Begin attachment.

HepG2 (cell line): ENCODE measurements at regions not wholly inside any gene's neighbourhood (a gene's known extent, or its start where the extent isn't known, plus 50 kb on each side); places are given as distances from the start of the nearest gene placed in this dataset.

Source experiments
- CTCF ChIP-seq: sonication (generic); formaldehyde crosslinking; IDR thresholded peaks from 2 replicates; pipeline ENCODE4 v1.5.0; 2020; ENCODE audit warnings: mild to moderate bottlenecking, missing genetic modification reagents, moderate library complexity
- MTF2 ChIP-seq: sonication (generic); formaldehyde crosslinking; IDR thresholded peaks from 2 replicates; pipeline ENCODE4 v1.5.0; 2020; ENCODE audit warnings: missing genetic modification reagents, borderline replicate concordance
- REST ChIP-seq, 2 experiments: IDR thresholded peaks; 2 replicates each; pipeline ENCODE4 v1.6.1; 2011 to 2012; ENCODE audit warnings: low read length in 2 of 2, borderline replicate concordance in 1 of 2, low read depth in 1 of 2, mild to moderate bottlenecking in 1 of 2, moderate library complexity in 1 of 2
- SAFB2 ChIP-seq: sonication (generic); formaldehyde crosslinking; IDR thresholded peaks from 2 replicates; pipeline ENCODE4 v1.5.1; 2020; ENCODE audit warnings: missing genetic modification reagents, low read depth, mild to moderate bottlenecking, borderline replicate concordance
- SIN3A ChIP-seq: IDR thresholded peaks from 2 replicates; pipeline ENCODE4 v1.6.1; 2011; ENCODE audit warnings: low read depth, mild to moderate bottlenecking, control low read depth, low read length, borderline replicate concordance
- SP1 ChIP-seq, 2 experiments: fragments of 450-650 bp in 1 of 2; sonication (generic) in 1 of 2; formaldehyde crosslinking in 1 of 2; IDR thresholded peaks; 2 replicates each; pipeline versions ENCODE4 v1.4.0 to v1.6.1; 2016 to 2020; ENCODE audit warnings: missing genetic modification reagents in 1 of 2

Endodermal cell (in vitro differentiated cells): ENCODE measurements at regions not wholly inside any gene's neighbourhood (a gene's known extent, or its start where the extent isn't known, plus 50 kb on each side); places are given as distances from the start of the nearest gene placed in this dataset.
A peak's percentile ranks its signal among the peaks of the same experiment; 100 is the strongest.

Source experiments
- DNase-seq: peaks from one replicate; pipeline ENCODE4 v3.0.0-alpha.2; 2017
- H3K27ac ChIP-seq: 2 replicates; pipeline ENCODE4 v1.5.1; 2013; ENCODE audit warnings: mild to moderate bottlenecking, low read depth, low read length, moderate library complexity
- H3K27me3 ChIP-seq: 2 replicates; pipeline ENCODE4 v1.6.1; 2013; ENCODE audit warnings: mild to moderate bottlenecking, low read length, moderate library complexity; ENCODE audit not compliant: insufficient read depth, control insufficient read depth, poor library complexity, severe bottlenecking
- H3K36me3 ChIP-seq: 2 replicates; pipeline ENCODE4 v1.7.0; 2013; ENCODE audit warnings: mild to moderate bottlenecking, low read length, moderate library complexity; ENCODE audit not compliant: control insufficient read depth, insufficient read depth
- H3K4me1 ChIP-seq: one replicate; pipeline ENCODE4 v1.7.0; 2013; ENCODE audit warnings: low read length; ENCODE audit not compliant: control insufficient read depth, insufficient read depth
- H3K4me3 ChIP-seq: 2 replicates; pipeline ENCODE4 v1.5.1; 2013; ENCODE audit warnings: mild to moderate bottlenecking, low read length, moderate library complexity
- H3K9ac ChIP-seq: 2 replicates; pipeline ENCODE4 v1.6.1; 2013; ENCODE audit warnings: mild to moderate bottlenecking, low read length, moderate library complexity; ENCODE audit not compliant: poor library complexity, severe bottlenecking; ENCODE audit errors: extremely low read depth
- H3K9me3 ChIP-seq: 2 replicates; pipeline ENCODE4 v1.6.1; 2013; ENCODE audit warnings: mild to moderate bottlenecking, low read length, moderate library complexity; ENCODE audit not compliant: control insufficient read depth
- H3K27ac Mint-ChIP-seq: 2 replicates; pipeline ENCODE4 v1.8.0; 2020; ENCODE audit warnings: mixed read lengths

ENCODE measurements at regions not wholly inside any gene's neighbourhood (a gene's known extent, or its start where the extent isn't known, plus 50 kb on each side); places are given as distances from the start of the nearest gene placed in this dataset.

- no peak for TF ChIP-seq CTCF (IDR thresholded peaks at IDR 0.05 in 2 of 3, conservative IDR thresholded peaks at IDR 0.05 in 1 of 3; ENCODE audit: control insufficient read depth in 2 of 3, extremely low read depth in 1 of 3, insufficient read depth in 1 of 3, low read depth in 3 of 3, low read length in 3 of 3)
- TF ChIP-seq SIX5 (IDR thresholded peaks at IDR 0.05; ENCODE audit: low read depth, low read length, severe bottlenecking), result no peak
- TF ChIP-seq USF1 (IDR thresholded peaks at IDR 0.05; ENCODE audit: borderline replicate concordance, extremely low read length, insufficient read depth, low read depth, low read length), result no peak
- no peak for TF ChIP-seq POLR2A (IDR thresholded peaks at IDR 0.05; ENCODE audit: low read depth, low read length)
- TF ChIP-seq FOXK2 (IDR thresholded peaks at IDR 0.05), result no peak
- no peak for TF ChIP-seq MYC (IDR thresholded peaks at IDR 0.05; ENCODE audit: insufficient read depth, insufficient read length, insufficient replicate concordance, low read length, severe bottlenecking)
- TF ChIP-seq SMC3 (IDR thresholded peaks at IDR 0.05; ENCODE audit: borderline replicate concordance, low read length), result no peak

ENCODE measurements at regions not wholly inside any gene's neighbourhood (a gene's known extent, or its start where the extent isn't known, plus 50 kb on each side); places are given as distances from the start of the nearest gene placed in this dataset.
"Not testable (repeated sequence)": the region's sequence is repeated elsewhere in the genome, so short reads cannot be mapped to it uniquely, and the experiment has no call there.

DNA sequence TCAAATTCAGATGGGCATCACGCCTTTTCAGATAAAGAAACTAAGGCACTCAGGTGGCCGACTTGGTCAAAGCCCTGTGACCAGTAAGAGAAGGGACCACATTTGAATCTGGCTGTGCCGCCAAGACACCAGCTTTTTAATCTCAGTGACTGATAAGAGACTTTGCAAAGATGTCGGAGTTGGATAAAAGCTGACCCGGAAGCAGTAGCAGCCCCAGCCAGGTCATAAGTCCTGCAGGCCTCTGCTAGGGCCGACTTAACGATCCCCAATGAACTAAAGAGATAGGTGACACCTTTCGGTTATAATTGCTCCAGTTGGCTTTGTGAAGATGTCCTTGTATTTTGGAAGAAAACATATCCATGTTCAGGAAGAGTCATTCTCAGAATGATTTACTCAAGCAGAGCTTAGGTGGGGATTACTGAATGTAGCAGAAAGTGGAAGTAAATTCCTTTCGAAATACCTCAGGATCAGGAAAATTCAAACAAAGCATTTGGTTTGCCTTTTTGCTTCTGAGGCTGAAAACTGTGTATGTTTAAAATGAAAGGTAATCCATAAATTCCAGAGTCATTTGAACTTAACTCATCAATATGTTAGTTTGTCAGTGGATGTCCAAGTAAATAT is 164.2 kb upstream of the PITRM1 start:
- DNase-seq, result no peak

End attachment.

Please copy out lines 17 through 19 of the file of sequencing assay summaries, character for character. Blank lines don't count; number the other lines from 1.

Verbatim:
- H3K4me3 ChIP-seq: 2 replicates; pipeline ENCODE4 v1.5.1; 2013; ENCODE audit warnings: mild to moderate bottlenecking, low read length, moderate library complexity
- H3K9ac ChIP-seq: 2 replicates; pipeline ENCODE4 v1.6.1; 2013; ENCODE audit warnings: mild to moderate bottlenecking, low read length, moderate library complexity; ENCODE audit not compliant: poor library complexity, severe bottlenecking; ENCODE audit errors: extremely low read depth
- H3K9me3 ChIP-seq: 2 replicates; pipeline ENCODE4 v1.6.1; 2013; ENCODE audit warnings: mild to moderate bottlenecking, low read length, moderate library complexity; ENCODE audit not compliant: control insufficient read depth